0x000000044 bytesSource ID (see Section 4.3. Entry Header Source ID Field)
0x000000088 bytesTimestamp (see Section 4.4. Entry Header Timestamp and Timestamp Precision Fields)
0x000000104 bytesTimestamp Precision (see Section 4.4. Entry Header Timestamp and Timestamp Precision Fields)
0x000000144 bytesProcess ID for Device Driver (see Subsection 5.12.1. Process ID for Device Driver)
0x00000018VariesUTF-8 Name String (see Subsection 5.1.1. Process and Device Names)

Chapter 6: Compaction

The amount of memory and the amount of space that the kernel is able to use for the event log is limited - the kernel can't keep appending new information without running out of memory or space eventually. This means that the kernel must discard old information to avoid running out of memory or space.

The problem with discarding old entries is that newer entries can depend on them. For example, a newer entry might say that a CPU was assigned to a process, but information about the CPU and information about the process may have been in older entries that were discarded.

To avoid this problem compaction uses historical entries (see: Section 3.1. Historical Entries). However, for performance reasons (to avoid scanning through the entire log when compaction occurs) compaction isn't strictly reactive and has a large proactive component.

Please note that there are 2 scenarious that need to be taken into account. If software is obtaining the event log from the kernel for the first time then it will need historical entries; but if software is continually monitoring the event log (possibly including writing it to a much larger log on disk) then it can discard the historical entries.

6.1. Compaction Reference Algorithm

The kernel has a circular buffer (when it reaches the end of the buffer, kernel just wraps around and continues writing to the start of the buffer). This circular buffer is split into four zones of approximately equal size. After the kernel adds an event it checks if it has moved into the next zone; and if it has it (proactively) adds historical entries for the current cores, CPUs, processes and devices. Note that because this is done proactively, the information is actually current rather than historical - it becomes historical later. Kernel is expected to keep information needed to create the historical entries available in various (unrelated) structures. The kernel also keeps track of the address of the first historical entry in each zone.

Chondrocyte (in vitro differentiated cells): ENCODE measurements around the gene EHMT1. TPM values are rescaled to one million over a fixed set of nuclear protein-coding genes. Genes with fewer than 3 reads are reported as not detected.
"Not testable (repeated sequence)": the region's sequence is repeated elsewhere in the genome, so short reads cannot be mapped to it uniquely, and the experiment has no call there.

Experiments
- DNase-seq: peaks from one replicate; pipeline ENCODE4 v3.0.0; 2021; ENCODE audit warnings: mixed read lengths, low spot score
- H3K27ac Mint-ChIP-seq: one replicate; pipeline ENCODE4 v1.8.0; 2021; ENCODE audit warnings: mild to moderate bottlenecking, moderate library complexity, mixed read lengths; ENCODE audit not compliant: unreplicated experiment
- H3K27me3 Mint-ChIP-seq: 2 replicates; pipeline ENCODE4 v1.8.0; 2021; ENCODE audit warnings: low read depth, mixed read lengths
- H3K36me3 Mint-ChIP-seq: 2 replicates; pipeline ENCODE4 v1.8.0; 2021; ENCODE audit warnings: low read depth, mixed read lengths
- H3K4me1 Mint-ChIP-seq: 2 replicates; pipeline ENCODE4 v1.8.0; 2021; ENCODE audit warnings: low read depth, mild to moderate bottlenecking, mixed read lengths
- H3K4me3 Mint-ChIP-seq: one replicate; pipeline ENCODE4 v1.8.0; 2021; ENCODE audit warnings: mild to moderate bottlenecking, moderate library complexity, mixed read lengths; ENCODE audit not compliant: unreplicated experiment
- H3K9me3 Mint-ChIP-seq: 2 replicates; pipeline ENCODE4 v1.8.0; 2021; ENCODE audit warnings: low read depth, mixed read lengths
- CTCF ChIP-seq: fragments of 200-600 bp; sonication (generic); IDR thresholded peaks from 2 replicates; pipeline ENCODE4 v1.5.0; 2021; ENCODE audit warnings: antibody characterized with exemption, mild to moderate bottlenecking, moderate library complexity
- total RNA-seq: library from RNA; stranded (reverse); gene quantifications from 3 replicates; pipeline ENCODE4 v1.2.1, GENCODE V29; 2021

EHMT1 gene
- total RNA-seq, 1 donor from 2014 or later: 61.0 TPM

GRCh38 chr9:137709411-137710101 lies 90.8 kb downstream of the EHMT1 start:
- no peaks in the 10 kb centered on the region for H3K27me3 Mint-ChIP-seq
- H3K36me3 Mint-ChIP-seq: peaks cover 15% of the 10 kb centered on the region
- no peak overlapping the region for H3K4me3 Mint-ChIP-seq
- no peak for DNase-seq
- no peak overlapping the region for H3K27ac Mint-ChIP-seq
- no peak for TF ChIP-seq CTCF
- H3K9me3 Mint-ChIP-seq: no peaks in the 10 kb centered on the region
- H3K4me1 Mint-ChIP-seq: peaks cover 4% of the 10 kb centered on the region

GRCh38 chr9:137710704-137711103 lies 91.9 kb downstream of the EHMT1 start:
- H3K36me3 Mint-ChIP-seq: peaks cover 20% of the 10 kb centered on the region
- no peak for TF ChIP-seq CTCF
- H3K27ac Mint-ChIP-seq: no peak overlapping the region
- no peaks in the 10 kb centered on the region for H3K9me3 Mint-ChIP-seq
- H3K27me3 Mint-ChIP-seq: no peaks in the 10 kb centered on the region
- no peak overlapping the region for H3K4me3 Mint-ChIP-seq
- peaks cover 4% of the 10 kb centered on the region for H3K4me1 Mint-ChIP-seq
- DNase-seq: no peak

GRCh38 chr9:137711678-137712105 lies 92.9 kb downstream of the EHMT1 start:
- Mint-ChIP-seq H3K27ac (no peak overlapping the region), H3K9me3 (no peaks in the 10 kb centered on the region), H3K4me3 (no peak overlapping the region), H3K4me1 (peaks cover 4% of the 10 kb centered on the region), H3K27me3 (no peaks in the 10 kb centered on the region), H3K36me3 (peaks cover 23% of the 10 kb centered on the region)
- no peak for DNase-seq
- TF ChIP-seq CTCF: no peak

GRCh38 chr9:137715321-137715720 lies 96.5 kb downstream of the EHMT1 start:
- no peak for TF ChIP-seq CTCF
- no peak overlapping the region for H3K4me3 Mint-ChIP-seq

Before the kernel adds a new entry to the event log, it checks to ensure that there is enough free space. If there isn't enough space the kernel uses address of the first historical entry in the next zone to determine the new address of the oldest entry in the circular buffer; which frees up (approximately) a zone for reuse.

The kernel should limit the maximum number of processes to ensure that the total size of historical entries can not exceed the size of one zone (and should ensure that the total size of historical entries is much smaller than the size of a zone to avoid excessive overhead caused by doing compaction too frequently). If the total size of historical entries does exceed the size of a zone, then the kernel has to free up multiple zones to ensure that historical entries can be created. If the total size of the historical entries is larger than 3 zones all previous information is lost every time compaction occurs; and if the total size of the historical entries is larger than all 4 zones it's impossible for kernel to function correctly.

Note: This is only a reference algorithm. The kernel is free to extend the essential idea or use an alternative approach. This includes using "per CPU" event logs (to improve scalability) and merging them into a "master event log" if/when needed.

6.2. Compaction Notification

So that software can effectively monitor the kernel's event log, the kernel shall provide support for subscribing to compaction notifications, and provide support to sending "compaction occured" messages to threads that have subscribed after compaction occurs. The subscription and notification is beyond the scope of this specification.

Chapter 7: Event Log Usages

The event log is designed so that the events can be viewed in multiple different ways. The following are some of the possible ways that the event log can be viewed.

7.1. Traditional Text Log

By using the generic events (see Section 5.3. Type 0x0010, Generic Process Event, Section 5.7. Type 0x2010, Generic Core Event, Section 5.11. Type 0x4010, Generic CPU Event and Section 5.16. Type 0x6010, Generic Device Event) only, and ignoring generic events that have no string; a traditional text log can be generated. This can be further filtered by severity.

The event IDs could also be shown in these logs (and standardised event IDs from cores, CPUs and devices can be given a description).

7.2. Process, Core, CPU and Device Text Logs